Okay, I have to admit, the name got me.  How do you resist with a name like that?  It’s recipe #112 in Pleyn Delit: Medieval Cookery for Modern Cooks (2nd ed).  I’m not adding a photo.  It’s white.  It’s a liquid.  There’s really nothing to see.

Take the whyte of eyroun a grete hepe, & putte it on a panne ful of mylke, & lt yt boyle; then sesyn it so with salt and hony a lytel; then lat hit kele, & draw it thorw a straynoure, an take fayre cowe mylke an draw yt withall, & seson it with sugre; & loke that it be poynant & doucet: serve it forth for a potage, or for a gode bakyn mete, wheder that thou wolt.*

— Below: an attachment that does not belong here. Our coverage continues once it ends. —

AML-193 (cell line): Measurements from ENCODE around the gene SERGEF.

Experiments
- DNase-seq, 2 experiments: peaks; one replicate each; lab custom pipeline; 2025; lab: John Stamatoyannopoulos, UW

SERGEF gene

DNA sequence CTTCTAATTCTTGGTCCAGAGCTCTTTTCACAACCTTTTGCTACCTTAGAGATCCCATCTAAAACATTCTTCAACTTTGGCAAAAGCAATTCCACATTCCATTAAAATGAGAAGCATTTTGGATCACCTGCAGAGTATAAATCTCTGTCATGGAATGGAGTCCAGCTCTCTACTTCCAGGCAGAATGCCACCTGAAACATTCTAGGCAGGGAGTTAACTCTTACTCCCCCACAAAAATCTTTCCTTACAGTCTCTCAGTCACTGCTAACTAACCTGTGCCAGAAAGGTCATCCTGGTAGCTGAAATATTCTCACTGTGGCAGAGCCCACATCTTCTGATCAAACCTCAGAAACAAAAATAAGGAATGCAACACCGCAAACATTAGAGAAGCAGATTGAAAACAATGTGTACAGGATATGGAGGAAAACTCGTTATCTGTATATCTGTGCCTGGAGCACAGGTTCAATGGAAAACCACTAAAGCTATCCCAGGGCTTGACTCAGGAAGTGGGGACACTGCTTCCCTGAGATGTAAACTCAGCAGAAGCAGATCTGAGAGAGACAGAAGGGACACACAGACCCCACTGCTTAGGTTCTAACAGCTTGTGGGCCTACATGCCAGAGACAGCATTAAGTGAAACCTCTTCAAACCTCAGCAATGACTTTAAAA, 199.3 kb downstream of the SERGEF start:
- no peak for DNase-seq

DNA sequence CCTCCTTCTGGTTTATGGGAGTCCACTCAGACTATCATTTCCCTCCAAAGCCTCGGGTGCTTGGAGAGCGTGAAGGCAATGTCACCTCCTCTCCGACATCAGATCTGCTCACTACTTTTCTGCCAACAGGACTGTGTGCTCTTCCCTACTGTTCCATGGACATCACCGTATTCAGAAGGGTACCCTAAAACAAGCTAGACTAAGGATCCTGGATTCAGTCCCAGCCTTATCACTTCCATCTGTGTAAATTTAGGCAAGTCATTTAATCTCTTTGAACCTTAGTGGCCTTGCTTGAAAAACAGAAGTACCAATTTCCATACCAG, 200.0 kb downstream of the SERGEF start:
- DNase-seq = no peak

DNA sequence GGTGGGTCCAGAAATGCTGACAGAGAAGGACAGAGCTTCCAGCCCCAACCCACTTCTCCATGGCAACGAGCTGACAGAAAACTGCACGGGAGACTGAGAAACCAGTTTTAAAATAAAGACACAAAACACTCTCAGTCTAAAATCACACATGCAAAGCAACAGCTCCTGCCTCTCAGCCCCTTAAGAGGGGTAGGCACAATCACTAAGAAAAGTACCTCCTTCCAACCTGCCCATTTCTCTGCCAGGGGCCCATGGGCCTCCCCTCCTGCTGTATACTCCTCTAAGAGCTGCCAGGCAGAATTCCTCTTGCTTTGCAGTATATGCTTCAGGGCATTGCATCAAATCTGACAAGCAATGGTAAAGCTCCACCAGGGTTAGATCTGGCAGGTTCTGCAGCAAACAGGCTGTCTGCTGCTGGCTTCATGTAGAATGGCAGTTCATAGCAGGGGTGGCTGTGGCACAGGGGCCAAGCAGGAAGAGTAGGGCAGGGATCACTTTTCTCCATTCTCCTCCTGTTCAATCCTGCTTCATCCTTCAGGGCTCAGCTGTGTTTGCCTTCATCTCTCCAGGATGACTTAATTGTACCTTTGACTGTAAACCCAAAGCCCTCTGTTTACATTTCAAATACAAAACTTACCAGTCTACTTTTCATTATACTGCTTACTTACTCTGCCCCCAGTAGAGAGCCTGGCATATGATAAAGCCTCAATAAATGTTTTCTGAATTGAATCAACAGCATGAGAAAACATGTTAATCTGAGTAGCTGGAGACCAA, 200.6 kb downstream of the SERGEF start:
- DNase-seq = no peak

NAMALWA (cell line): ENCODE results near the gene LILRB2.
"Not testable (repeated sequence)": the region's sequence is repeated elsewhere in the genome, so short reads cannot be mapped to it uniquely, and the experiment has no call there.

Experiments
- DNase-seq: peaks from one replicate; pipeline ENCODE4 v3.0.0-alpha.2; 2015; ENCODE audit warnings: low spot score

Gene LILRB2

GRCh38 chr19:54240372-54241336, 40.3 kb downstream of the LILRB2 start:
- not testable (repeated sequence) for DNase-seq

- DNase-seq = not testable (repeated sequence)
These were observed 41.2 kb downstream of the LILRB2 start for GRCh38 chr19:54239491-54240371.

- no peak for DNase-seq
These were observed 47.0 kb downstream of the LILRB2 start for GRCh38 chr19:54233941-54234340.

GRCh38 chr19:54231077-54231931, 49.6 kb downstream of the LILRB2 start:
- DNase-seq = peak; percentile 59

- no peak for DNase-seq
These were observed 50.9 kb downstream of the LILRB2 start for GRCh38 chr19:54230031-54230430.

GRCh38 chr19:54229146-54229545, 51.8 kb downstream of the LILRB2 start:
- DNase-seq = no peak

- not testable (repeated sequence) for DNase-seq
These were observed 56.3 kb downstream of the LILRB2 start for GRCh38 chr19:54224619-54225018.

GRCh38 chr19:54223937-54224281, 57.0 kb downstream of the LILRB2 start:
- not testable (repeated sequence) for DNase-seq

*Please note:  there’s a symbol that looks like a cross between a b and a p in the recipe.  I don’t know how to replicate that letter here, so I’m substituting a “th” wherever it appears.

It’s a custard, basically, but instead of being made on the yolk like modern custards, it’s made on the whites.  I wasn’t too sure of the smell after I’d made it, and I’m not one for enjoying the taste of egg-whites particularly, but the edge is taken off by honey.  I had it with homemade apple pie, and it  was delicious.

I’m not prepared to post the redaction here, as it’s not mine and I imagine that it’s covered by copyright, but the original should be easy enough to follow.  Guesstimation is my favourite way of cooking.

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